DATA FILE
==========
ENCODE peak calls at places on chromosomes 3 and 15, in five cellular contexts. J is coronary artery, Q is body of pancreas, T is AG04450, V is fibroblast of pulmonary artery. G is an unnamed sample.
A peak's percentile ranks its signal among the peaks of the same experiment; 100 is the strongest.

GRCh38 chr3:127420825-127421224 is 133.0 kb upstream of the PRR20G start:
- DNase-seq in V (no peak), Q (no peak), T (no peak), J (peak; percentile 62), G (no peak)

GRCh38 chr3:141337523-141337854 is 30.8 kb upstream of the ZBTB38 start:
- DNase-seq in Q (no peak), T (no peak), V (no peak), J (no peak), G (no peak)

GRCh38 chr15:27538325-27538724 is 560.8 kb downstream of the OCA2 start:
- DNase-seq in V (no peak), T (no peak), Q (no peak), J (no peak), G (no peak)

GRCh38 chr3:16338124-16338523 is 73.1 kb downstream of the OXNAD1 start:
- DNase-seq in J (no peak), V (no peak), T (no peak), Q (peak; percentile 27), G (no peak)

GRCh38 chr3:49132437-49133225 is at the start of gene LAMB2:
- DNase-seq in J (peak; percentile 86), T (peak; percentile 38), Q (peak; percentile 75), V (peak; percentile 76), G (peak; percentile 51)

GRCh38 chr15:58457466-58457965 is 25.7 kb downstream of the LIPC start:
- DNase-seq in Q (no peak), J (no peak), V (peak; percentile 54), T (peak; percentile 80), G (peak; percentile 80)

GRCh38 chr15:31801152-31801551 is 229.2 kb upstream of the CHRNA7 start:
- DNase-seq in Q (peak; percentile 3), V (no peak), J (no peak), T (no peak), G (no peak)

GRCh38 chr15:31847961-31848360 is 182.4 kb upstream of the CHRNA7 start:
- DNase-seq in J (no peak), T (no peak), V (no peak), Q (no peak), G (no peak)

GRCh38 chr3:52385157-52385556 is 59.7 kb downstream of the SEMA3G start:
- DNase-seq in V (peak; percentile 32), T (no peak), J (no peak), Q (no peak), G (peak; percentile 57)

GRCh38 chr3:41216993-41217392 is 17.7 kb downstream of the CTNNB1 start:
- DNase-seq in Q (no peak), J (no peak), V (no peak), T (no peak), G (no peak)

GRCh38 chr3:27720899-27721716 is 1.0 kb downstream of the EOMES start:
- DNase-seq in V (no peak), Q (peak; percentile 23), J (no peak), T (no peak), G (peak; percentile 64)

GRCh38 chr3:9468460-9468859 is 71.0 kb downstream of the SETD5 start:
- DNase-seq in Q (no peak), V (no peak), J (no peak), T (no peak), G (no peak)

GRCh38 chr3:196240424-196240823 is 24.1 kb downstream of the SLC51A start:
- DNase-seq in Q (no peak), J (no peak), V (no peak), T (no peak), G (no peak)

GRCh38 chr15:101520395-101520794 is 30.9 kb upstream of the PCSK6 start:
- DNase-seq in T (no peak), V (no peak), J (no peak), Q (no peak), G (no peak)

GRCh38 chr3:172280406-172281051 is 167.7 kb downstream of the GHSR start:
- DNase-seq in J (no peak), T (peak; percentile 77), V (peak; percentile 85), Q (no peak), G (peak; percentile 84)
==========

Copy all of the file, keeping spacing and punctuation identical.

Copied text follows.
ENCODE peak calls at places on chromosomes 3 and 15, in five cellular contexts. J is coronary artery, Q is body of pancreas, T is AG04450, V is fibroblast of pulmonary artery. G is an unnamed sample.
A peak's percentile ranks its signal among the peaks of the same experiment; 100 is the strongest.

GRCh38 chr3:127420825-127421224 is 133.0 kb upstream of the PRR20G start:
- DNase-seq in V (no peak), Q (no peak), T (no peak), J (peak; percentile 62), G (no peak)

GRCh38 chr3:141337523-141337854 is 30.8 kb upstream of the ZBTB38 start:
- DNase-seq in Q (no peak), T (no peak), V (no peak), J (no peak), G (no peak)

GRCh38 chr15:27538325-27538724 is 560.8 kb downstream of the OCA2 start:
- DNase-seq in V (no peak), T (no peak), Q (no peak), J (no peak), G (no peak)

GRCh38 chr3:16338124-16338523 is 73.1 kb downstream of the OXNAD1 start:
- DNase-seq in J (no peak), V (no peak), T (no peak), Q (peak; percentile 27), G (no peak)

GRCh38 chr3:49132437-49133225 is at the start of gene LAMB2:
- DNase-seq in J (peak; percentile 86), T (peak; percentile 38), Q (peak; percentile 75), V (peak; percentile 76), G (peak; percentile 51)

GRCh38 chr15:58457466-58457965 is 25.7 kb downstream of the LIPC start:
- DNase-seq in Q (no peak), J (no peak), V (peak; percentile 54), T (peak; percentile 80), G (peak; percentile 80)

GRCh38 chr15:31801152-31801551 is 229.2 kb upstream of the CHRNA7 start:
- DNase-seq in Q (peak; percentile 3), V (no peak), J (no peak), T (no peak), G (no peak)

GRCh38 chr15:31847961-31848360 is 182.4 kb upstream of the CHRNA7 start:
- DNase-seq in J (no peak), T (no peak), V (no peak), Q (no peak), G (no peak)

GRCh38 chr3:52385157-52385556 is 59.7 kb downstream of the SEMA3G start:
- DNase-seq in V (peak; percentile 32), T (no peak), J (no peak), Q (no peak), G (peak; percentile 57)

GRCh38 chr3:41216993-41217392 is 17.7 kb downstream of the CTNNB1 start:
- DNase-seq in Q (no peak), J (no peak), V (no peak), T (no peak), G (no peak)

GRCh38 chr3:27720899-27721716 is 1.0 kb downstream of the EOMES start:
- DNase-seq in V (no peak), Q (peak; percentile 23), J (no peak), T (no peak), G (peak; percentile 64)

GRCh38 chr3:9468460-9468859 is 71.0 kb downstream of the SETD5 start:
- DNase-seq in Q (no peak), V (no peak), J (no peak), T (no peak), G (no peak)

GRCh38 chr3:196240424-196240823 is 24.1 kb downstream of the SLC51A start:
- DNase-seq in Q (no peak), J (no peak), V (no peak), T (no peak), G (no peak)

GRCh38 chr15:101520395-101520794 is 30.9 kb upstream of the PCSK6 start:
- DNase-seq in T (no peak), V (no peak), J (no peak), Q (no peak), G (no peak)

GRCh38 chr3:172280406-172281051 is 167.7 kb downstream of the GHSR start:
- DNase-seq in J (no peak), T (peak; percentile 77), V (peak; percentile 85), Q (no peak), G (peak; percentile 84)